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Figure 11. Effect of tested peptides on collagen synthesis in 46BR.1N fibroblasts. The graph shows results from three independent experiments. Results are presented as mean with SEM. *- statistically significant differences compared to control, Mann-Whitney U test, p < 0.05.
Figure 11. Effect of tested peptides on collagen synthesis in 46BR.1N fibroblasts. The graph shows results from three independent experiments. Results are presented as mean with SEM. *- statistically significant differences compared to control, Mann-Whitney U test, p < 0.05.
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Figure 12. Effect of fibrils on human skin cells after 48 h of incubation. (A) Cytotoxicity of the scaffolds toward HaCaT keratinocytes and 46BR.1N fibroblasts; (B) Scaffold effect on proliferation of HaCaT keratinocytes and 46BR.1N fibroblasts. The graphs show results from three independent experiments. Results are presented as mean with SEM. *- statistically significant differences compared to control, Mann-Whitney U test, p < 0.05.
Figure 12. Effect of fibrils on human skin cells after 48 h of incubation. (A) Cytotoxicity of the scaffolds toward HaCaT keratinocytes and 46BR.1N fibroblasts; (B) Scaffold effect on proliferation of HaCaT keratinocytes and 46BR.1N fibroblasts. The graphs show results from three independent experiments. Results are presented as mean with SEM. *- statistically significant differences compared to control, Mann-Whitney U test, p < 0.05.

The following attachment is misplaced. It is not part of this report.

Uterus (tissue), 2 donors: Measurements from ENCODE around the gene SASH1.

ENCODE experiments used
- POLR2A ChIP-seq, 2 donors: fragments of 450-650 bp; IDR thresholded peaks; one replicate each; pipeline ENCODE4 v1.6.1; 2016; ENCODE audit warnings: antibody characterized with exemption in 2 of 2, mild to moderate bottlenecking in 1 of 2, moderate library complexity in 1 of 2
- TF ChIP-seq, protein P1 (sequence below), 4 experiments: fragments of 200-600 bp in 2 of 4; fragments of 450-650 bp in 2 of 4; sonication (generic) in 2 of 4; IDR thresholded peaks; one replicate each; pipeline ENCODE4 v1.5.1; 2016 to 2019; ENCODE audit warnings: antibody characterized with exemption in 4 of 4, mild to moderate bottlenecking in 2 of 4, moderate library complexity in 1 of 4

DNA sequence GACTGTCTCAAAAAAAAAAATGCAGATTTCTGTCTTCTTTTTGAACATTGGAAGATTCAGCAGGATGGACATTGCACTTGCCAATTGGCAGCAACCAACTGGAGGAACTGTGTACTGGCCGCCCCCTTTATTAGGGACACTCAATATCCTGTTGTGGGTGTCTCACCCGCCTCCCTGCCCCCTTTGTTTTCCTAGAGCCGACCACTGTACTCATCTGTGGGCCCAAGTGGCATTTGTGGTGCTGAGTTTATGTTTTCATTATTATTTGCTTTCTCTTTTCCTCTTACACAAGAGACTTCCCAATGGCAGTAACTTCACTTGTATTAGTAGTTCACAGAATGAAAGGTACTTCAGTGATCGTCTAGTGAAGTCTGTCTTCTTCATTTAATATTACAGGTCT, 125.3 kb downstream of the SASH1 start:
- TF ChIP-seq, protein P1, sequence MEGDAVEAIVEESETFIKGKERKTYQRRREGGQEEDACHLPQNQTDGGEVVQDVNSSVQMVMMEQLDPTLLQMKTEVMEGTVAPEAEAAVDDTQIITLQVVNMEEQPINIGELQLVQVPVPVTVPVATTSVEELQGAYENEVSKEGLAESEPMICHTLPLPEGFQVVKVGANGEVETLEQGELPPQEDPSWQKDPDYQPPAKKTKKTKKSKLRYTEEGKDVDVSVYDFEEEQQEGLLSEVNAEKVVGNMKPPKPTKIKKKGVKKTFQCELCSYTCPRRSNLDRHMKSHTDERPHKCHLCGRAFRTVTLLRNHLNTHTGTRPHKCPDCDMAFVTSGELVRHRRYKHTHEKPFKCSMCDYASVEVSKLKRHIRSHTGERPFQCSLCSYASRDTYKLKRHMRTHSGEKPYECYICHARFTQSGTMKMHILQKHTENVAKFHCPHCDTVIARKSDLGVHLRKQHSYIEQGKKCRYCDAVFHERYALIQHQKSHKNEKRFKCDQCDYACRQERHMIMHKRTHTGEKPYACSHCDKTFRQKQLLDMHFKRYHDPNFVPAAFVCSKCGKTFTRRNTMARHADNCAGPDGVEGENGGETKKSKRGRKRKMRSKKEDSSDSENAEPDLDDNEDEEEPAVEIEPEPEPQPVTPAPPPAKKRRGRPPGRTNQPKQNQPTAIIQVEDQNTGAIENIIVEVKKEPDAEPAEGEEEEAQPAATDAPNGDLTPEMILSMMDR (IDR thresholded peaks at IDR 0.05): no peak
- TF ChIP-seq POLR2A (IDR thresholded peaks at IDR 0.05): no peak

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Figure 13. (A) Representative images of dorsal skin wounds in the control group and the non-fibrillated FC peptide and non-fibrillated FC-GHK peptide treatment groups. The images show wound healing progress from day 0 to day 14. (B) The relative area of dorsal skin injuries; (C) and wound epithelialization of the non-fibrillated FC and FC-GHK peptides compared to saline over time. The graph shows the average wound area relative to the initial wound surface, and error bars represent SEM. The number of wounds n = 12, representing six animals from both treatment groups and the control group. Statistical significance was determined with the Mann-Whitney U test; one (*), two (**), or three asterisks (***) indicate p < 0.05, p < 0.01, or p < 0.001, respectively.